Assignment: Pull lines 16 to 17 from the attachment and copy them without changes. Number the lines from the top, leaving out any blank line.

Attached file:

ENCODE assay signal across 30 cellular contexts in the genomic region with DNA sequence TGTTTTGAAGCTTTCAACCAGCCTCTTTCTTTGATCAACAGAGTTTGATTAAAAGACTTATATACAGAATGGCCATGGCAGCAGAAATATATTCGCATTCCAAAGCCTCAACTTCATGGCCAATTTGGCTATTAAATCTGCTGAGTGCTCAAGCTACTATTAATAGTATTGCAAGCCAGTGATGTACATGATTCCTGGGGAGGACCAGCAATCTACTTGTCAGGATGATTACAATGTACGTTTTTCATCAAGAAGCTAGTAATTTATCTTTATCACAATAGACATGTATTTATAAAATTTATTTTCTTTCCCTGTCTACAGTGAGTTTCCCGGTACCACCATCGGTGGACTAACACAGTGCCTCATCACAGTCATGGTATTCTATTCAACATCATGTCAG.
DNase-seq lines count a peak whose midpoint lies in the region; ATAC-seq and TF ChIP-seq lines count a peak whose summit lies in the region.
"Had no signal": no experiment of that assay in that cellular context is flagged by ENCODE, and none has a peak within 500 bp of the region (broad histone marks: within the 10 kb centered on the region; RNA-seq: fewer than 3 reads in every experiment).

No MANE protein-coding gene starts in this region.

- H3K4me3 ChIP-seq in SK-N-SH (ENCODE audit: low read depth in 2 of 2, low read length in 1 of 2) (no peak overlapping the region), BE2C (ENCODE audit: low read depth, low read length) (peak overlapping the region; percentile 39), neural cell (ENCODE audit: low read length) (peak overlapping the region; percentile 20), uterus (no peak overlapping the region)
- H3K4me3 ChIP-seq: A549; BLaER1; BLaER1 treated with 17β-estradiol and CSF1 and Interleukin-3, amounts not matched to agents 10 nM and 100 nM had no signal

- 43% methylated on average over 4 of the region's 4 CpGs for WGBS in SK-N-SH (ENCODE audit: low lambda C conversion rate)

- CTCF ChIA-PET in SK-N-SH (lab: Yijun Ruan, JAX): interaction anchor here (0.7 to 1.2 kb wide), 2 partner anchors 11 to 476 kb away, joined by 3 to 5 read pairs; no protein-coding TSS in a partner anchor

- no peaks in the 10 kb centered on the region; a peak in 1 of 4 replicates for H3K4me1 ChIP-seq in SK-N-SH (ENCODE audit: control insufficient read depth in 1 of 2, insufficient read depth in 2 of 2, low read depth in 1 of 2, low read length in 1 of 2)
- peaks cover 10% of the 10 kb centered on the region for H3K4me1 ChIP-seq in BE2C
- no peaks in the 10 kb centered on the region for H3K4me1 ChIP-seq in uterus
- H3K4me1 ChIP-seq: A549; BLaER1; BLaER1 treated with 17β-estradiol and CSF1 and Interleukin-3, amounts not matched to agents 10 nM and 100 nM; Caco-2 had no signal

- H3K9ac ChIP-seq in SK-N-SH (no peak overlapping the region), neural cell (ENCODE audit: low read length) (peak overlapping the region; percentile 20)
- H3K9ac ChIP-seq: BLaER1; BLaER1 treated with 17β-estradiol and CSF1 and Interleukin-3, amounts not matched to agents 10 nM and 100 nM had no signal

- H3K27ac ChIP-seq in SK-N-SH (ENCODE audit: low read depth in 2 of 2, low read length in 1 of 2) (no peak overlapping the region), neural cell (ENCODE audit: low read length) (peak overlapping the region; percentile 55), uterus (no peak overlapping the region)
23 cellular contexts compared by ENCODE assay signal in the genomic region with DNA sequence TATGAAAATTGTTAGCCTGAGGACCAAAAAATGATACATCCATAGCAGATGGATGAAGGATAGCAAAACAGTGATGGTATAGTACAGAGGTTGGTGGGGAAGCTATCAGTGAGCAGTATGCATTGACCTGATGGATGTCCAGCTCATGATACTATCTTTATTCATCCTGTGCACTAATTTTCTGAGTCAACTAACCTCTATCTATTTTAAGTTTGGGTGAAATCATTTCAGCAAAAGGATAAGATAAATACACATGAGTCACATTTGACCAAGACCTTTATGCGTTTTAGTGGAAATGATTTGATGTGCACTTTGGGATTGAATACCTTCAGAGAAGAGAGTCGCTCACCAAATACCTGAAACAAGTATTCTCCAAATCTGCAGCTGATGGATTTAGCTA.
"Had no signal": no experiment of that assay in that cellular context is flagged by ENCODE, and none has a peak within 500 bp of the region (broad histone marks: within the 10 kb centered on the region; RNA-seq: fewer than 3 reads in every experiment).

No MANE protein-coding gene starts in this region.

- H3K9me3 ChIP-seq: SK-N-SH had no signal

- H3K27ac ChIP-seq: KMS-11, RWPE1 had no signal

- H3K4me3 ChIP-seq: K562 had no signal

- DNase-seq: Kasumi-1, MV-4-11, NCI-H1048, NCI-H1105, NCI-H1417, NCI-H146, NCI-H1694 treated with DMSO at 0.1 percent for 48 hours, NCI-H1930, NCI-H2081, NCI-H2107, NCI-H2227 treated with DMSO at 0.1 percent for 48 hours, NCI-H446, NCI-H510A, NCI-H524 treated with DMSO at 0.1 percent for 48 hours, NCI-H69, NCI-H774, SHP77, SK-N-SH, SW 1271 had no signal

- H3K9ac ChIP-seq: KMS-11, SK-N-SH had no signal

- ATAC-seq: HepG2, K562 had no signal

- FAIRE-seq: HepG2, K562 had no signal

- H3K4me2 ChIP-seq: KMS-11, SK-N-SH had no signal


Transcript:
23 cellular contexts compared by ENCODE assay signal in the genomic region with DNA sequence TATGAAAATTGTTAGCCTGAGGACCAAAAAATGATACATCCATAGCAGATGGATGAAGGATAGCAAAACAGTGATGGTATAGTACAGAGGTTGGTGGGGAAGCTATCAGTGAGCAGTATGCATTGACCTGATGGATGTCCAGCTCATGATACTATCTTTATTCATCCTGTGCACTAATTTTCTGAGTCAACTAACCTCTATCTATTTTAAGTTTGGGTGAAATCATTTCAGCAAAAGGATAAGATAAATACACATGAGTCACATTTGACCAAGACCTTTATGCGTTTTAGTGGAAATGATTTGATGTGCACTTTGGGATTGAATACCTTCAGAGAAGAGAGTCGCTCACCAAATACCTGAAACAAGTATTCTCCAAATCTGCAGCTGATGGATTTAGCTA.
"Had no signal": no experiment of that assay in that cellular context is flagged by ENCODE, and none has a peak within 500 bp of the region (broad histone marks: within the 10 kb centered on the region; RNA-seq: fewer than 3 reads in every experiment).